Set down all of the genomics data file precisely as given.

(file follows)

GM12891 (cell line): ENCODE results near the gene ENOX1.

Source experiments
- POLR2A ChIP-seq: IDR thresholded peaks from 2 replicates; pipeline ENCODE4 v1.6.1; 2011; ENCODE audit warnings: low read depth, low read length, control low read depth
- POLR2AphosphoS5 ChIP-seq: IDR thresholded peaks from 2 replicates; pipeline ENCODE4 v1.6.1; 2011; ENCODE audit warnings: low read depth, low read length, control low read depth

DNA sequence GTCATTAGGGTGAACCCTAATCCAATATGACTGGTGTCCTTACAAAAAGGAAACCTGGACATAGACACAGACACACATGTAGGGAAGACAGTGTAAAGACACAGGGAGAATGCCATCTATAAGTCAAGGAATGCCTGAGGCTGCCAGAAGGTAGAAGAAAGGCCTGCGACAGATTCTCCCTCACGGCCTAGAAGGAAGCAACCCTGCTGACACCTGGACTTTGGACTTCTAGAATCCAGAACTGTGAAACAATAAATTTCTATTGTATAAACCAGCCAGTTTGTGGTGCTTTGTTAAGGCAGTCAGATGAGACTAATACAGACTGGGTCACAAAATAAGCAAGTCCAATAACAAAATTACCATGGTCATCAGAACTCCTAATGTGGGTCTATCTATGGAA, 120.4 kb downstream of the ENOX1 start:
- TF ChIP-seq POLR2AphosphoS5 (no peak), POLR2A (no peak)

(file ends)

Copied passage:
GM12891 (cell line): ENCODE results near the gene ENOX1.

Source experiments
- POLR2A ChIP-seq: IDR thresholded peaks from 2 replicates; pipeline ENCODE4 v1.6.1; 2011; ENCODE audit warnings: low read depth, low read length, control low read depth
- POLR2AphosphoS5 ChIP-seq: IDR thresholded peaks from 2 replicates; pipeline ENCODE4 v1.6.1; 2011; ENCODE audit warnings: low read depth, low read length, control low read depth

DNA sequence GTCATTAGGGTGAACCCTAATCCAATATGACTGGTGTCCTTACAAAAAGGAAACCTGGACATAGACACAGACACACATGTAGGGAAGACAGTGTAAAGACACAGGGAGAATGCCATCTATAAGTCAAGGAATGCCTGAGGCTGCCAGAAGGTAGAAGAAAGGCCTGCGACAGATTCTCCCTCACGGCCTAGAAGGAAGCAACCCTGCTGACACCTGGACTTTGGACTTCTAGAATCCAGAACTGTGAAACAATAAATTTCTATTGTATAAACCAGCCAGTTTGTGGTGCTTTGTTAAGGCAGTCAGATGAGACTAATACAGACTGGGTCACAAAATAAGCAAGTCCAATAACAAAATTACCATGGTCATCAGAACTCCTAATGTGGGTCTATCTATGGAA, 120.4 kb downstream of the ENOX1 start:
- TF ChIP-seq POLR2AphosphoS5 (no peak), POLR2A (no peak)